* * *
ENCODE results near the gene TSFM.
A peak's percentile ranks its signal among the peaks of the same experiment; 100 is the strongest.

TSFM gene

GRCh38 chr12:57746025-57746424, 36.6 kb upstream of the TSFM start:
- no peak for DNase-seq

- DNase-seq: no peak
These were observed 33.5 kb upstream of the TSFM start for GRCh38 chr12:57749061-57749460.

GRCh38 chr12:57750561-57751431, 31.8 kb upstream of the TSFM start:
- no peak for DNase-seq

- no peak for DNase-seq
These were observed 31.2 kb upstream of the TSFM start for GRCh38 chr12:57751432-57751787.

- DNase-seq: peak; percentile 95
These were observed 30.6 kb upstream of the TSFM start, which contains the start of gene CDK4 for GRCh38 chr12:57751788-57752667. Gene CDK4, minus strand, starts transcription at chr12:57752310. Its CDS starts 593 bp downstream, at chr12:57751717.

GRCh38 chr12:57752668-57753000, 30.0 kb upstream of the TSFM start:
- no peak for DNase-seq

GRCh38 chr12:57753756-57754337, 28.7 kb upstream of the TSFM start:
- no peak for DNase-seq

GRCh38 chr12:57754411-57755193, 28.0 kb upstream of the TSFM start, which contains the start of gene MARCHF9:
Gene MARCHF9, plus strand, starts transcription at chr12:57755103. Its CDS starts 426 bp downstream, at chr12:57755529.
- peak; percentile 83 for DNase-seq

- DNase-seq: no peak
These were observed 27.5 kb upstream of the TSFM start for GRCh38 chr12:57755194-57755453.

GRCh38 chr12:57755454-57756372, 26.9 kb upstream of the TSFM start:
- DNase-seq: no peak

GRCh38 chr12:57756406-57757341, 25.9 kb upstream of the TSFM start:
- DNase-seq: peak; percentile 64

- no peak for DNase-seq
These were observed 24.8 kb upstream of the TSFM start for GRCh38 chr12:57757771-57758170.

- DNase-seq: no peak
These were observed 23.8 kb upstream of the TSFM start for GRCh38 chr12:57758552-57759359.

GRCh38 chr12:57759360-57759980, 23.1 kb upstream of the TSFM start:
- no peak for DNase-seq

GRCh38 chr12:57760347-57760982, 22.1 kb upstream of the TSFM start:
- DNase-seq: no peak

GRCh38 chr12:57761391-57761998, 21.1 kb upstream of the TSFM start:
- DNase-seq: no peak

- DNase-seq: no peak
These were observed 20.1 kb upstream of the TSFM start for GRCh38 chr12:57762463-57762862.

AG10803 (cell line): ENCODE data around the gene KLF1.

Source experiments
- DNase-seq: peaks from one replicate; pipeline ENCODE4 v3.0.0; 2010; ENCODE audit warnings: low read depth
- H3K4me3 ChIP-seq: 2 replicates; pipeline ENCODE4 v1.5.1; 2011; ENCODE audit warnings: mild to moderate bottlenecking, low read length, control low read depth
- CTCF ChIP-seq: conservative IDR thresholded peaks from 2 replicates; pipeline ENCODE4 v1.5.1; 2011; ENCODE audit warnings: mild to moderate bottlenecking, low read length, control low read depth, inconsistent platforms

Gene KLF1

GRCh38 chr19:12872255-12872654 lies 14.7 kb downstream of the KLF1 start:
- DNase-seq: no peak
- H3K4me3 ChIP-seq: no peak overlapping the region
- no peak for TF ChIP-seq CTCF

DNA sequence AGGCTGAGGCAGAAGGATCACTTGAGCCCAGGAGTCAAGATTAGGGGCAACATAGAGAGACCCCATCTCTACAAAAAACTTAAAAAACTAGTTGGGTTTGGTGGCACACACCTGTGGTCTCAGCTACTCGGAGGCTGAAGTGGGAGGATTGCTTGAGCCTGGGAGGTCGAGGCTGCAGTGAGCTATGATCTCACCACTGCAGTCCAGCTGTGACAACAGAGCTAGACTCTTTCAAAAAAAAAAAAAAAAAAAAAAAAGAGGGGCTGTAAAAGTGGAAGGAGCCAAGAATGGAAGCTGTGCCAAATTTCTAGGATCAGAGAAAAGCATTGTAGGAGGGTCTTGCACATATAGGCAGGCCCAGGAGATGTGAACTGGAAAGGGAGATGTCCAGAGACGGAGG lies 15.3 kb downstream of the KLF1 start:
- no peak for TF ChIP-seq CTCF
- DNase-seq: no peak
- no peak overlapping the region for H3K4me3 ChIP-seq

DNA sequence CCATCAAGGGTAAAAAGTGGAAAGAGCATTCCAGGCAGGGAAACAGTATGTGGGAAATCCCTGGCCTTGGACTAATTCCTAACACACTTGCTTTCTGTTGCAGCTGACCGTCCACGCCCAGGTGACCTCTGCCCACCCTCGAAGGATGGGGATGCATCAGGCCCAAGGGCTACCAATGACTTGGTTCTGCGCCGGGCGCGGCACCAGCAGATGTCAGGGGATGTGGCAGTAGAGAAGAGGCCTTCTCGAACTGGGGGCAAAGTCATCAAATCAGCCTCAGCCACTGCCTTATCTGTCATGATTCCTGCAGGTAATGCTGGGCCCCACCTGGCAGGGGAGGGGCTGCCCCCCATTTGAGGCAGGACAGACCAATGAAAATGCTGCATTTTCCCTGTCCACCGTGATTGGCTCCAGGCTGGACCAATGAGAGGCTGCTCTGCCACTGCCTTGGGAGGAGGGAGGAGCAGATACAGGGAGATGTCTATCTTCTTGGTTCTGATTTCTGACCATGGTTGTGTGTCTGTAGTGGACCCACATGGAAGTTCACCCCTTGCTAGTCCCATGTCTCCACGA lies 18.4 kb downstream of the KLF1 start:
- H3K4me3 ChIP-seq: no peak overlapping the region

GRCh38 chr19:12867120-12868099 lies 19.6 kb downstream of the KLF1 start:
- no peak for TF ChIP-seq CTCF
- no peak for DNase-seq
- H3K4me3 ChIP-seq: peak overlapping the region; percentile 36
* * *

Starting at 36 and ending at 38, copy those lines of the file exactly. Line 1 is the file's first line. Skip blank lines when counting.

- DNase-seq: no peak

- DNase-seq: no peak
These were observed 20.1 kb upstream of the TSFM start for GRCh38 chr12:57762463-57762862.